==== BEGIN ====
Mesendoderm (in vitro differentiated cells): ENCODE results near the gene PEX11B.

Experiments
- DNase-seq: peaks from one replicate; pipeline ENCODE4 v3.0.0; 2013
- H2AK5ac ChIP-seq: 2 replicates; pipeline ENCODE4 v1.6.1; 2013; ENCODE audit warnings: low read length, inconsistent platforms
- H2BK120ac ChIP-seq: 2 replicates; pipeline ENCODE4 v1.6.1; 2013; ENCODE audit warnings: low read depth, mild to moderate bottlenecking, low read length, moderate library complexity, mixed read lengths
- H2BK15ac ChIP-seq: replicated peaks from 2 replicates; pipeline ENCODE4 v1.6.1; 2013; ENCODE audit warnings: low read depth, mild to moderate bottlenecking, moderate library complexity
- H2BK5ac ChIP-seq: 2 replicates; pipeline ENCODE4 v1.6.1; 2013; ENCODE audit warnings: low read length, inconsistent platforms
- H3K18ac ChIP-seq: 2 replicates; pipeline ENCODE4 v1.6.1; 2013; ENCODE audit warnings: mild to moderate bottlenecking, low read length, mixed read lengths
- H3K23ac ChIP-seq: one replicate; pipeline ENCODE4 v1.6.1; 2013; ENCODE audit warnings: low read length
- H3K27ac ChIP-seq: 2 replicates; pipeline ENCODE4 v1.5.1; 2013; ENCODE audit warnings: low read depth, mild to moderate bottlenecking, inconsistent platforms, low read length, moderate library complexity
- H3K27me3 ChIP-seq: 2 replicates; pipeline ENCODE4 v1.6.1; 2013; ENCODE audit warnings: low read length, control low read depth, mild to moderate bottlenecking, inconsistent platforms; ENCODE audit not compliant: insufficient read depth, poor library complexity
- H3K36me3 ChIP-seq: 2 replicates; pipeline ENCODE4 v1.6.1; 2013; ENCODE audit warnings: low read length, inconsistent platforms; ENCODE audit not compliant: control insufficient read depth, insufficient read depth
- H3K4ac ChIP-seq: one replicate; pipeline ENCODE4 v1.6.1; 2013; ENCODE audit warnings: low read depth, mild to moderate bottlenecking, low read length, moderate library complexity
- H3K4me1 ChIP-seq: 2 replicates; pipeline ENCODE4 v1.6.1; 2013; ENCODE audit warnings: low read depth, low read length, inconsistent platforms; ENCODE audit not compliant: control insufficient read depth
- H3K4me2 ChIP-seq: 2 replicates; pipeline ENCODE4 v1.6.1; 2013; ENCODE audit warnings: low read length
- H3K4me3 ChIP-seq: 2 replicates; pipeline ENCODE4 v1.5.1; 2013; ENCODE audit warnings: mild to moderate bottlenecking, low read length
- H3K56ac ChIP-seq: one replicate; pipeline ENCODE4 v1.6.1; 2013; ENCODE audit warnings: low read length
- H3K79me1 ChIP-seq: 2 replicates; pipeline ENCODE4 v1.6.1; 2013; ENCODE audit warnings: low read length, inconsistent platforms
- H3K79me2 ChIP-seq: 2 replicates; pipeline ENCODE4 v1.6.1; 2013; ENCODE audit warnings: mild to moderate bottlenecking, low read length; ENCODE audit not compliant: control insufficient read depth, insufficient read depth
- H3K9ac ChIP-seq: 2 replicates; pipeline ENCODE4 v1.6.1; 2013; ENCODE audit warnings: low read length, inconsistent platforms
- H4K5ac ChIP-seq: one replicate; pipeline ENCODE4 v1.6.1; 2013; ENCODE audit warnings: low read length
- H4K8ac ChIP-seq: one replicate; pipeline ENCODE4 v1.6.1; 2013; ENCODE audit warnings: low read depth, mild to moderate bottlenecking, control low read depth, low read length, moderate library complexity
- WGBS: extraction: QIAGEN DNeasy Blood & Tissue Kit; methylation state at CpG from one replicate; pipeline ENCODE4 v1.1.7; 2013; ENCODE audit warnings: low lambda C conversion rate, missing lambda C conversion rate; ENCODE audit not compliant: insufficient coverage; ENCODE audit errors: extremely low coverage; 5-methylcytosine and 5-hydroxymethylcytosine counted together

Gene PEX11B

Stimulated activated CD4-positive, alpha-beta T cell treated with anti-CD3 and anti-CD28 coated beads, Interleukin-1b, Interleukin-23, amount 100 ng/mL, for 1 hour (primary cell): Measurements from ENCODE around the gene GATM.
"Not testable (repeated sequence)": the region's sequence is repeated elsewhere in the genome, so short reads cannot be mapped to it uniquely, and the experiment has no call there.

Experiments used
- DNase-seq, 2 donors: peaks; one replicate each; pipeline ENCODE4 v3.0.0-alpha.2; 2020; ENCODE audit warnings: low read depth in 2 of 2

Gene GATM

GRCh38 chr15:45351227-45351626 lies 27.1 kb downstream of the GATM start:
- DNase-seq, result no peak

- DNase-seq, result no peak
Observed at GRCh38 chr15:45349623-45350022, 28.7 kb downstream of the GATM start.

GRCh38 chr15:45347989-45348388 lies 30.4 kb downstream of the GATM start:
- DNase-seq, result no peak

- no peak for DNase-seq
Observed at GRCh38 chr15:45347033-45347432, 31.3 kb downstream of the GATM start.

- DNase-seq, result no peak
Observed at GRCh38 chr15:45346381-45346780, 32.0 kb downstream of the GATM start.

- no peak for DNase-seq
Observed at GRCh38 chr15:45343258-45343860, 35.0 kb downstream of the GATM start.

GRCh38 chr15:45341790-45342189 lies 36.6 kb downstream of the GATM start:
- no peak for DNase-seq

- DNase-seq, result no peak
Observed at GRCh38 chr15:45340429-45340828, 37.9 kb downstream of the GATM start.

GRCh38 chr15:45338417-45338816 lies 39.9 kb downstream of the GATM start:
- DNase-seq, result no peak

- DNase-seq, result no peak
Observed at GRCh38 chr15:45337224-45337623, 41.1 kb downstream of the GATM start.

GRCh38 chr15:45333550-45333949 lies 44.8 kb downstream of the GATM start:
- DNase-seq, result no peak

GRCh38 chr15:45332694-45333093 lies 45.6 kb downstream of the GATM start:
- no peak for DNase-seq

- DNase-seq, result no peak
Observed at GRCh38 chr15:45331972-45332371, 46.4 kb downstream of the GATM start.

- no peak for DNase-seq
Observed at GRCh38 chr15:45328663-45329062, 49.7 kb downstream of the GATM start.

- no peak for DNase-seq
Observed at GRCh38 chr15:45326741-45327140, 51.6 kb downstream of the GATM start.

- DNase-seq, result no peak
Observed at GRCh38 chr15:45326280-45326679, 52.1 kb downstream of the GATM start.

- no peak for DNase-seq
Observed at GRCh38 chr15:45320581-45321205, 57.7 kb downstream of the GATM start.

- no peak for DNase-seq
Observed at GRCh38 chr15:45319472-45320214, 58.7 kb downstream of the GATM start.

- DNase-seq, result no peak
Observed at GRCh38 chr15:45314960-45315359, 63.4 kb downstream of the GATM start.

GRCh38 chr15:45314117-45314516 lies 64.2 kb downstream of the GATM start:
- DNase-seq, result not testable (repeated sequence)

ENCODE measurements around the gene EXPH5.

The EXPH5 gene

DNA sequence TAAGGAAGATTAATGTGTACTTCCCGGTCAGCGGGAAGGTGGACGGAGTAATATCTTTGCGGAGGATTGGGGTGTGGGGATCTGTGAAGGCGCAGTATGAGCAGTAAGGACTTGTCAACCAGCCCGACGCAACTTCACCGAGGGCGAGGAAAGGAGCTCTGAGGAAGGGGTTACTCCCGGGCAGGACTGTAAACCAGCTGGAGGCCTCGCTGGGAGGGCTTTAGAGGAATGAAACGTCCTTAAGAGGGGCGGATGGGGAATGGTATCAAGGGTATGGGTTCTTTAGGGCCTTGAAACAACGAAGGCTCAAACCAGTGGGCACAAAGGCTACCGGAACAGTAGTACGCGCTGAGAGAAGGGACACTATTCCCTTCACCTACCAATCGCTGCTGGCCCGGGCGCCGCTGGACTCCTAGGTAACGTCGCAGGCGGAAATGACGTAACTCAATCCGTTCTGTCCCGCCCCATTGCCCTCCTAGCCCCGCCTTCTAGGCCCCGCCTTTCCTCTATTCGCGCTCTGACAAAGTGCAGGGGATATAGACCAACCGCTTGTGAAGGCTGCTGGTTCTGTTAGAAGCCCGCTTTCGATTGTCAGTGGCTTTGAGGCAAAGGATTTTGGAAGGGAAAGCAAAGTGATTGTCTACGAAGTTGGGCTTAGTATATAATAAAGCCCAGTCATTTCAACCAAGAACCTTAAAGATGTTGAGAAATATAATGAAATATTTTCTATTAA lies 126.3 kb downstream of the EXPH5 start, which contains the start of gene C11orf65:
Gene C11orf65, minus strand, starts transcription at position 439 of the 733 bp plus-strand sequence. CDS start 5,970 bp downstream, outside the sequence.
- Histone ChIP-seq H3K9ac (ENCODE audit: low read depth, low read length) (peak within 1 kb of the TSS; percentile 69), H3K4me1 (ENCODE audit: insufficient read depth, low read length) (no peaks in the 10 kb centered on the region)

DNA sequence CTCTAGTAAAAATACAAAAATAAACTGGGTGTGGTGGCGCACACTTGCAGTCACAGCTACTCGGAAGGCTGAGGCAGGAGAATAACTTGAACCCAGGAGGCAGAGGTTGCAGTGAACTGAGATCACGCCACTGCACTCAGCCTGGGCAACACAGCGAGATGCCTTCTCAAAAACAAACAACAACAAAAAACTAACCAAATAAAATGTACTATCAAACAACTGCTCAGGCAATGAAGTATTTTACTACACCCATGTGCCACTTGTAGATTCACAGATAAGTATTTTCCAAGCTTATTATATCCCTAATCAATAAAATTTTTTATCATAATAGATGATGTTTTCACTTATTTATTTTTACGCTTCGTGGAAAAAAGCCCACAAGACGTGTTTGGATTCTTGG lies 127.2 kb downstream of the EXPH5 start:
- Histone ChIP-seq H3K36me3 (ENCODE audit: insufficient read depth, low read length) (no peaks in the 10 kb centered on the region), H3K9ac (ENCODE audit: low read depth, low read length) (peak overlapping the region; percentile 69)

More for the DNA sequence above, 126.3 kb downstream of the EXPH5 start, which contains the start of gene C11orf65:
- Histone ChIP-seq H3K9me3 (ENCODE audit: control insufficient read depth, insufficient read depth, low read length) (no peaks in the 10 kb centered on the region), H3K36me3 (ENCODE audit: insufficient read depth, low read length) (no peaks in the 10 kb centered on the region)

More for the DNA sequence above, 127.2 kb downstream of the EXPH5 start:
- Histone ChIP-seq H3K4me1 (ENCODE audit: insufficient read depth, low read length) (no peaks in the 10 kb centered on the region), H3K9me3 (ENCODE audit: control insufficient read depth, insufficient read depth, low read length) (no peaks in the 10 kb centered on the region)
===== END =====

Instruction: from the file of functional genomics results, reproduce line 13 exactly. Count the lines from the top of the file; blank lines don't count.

- H3K4ac ChIP-seq: one replicate; pipeline ENCODE4 v1.6.1; 2013; ENCODE audit warnings: low read depth, mild to moderate bottlenecking, low read length, moderate library complexity